Thorlabs Lab Fact: Beamsplitter Package Matters
We present laboratory measurements of the polarization angle, split ratio, and total throughput power of a beam transmitted through Thorlabs plate, cube, and pellicle beamsplitters. While all non-polarizing beamsplitters function similarly, the exact performance is different for different types of beamsplitter. Each type of beamsplitter contains its own advantages and disadvantages compared to other types of beamsplitters. Appropriate choice of beamsplitter is essential to sensitive experimental systems. We present a complete analysis and comparison of optical parameters for three common types of non-polarizing beamsplitters.
For our experiment we used the HRS015 stabilized HeNe as the light source for our investigation. A linear polarizer is used to set the laser beam's polarization axis to 45° in order to provide equal S- and P-polarized light incident on the beamsplitter. The beamsplitter under investigation was then placed in the beampath, and its split beams directed to appropriate detectors. The total power though the optic, polarization states, split ratios, and angle of incidence effects were investigated under this configuration.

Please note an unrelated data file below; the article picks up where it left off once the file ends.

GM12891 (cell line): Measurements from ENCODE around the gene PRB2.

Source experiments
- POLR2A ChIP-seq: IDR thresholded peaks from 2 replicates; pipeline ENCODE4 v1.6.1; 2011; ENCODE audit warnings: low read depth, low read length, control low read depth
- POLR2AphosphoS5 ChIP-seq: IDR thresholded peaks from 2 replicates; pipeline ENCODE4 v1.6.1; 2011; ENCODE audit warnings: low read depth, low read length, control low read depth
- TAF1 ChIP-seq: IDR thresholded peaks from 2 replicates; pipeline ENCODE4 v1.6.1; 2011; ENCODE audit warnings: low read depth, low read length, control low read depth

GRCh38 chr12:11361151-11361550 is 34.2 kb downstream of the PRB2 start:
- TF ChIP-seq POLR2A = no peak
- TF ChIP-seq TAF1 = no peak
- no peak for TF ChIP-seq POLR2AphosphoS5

The plots below summarize the measured results for all three types of beamsplitters. From these graphs the performance of each optic can be easily compared to one another. The bottom left plot summarizes the results for the total power throughput for each optic. The total power throughput is measured as the fraction of input power. While the plate and pellicle beamsplitters perform rather similarly, the cube shows signs of absorption inside the optic. Additionally, this plot shows the relative insensitivity of throughput power to angle of incidence. The bottom middle graph summarizes the results for the output polarization angle for each optic. The cube shows the most similar polarization angles between the reflected and transmitted beams, with the plate producing the largest difference in polarization between beams. The bottom right plot summarizes the results for the split ratio, as a fraction of input power, for the beamsplitters. Here it can be shown that the plate beamsplitter demonstrates the most ideal for 50/50 power splitting. For details on the experimental setup employed and the results summarized here, please click here.